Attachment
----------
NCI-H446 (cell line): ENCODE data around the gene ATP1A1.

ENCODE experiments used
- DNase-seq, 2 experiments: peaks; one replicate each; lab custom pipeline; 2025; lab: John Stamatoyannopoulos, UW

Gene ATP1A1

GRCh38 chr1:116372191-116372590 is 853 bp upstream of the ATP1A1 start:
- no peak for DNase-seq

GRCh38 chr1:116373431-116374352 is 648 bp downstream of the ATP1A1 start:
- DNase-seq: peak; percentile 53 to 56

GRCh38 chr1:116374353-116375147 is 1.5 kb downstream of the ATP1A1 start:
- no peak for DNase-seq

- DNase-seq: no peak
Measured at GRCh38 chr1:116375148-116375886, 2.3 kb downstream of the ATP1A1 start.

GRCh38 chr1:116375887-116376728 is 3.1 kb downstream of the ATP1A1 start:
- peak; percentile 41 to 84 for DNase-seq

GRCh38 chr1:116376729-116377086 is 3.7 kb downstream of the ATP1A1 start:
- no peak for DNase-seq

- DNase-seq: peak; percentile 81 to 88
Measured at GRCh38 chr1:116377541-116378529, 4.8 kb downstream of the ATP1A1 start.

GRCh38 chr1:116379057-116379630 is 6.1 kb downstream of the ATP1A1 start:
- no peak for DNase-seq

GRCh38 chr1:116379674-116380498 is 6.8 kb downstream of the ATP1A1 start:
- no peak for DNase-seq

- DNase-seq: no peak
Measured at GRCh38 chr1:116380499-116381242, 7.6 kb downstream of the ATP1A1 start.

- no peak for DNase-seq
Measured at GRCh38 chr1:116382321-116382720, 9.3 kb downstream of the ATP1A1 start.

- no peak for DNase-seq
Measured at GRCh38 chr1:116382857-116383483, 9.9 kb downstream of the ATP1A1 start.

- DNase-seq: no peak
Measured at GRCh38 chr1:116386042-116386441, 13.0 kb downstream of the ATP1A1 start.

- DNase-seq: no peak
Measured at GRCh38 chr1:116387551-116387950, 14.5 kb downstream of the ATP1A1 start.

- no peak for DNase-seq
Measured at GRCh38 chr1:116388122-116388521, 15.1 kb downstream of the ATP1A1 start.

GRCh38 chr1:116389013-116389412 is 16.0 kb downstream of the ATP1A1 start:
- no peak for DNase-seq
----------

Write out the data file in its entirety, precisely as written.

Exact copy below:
NCI-H446 (cell line): ENCODE data around the gene ATP1A1.

ENCODE experiments used
- DNase-seq, 2 experiments: peaks; one replicate each; lab custom pipeline; 2025; lab: John Stamatoyannopoulos, UW

Gene ATP1A1

GRCh38 chr1:116372191-116372590 is 853 bp upstream of the ATP1A1 start:
- no peak for DNase-seq

GRCh38 chr1:116373431-116374352 is 648 bp downstream of the ATP1A1 start:
- DNase-seq: peak; percentile 53 to 56

GRCh38 chr1:116374353-116375147 is 1.5 kb downstream of the ATP1A1 start:
- no peak for DNase-seq

- DNase-seq: no peak
Measured at GRCh38 chr1:116375148-116375886, 2.3 kb downstream of the ATP1A1 start.

GRCh38 chr1:116375887-116376728 is 3.1 kb downstream of the ATP1A1 start:
- peak; percentile 41 to 84 for DNase-seq

GRCh38 chr1:116376729-116377086 is 3.7 kb downstream of the ATP1A1 start:
- no peak for DNase-seq

- DNase-seq: peak; percentile 81 to 88
Measured at GRCh38 chr1:116377541-116378529, 4.8 kb downstream of the ATP1A1 start.

GRCh38 chr1:116379057-116379630 is 6.1 kb downstream of the ATP1A1 start:
- no peak for DNase-seq

GRCh38 chr1:116379674-116380498 is 6.8 kb downstream of the ATP1A1 start:
- no peak for DNase-seq

- DNase-seq: no peak
Measured at GRCh38 chr1:116380499-116381242, 7.6 kb downstream of the ATP1A1 start.

- no peak for DNase-seq
Measured at GRCh38 chr1:116382321-116382720, 9.3 kb downstream of the ATP1A1 start.

- no peak for DNase-seq
Measured at GRCh38 chr1:116382857-116383483, 9.9 kb downstream of the ATP1A1 start.

- DNase-seq: no peak
Measured at GRCh38 chr1:116386042-116386441, 13.0 kb downstream of the ATP1A1 start.

- DNase-seq: no peak
Measured at GRCh38 chr1:116387551-116387950, 14.5 kb downstream of the ATP1A1 start.

- no peak for DNase-seq
Measured at GRCh38 chr1:116388122-116388521, 15.1 kb downstream of the ATP1A1 start.

GRCh38 chr1:116389013-116389412 is 16.0 kb downstream of the ATP1A1 start:
- no peak for DNase-seq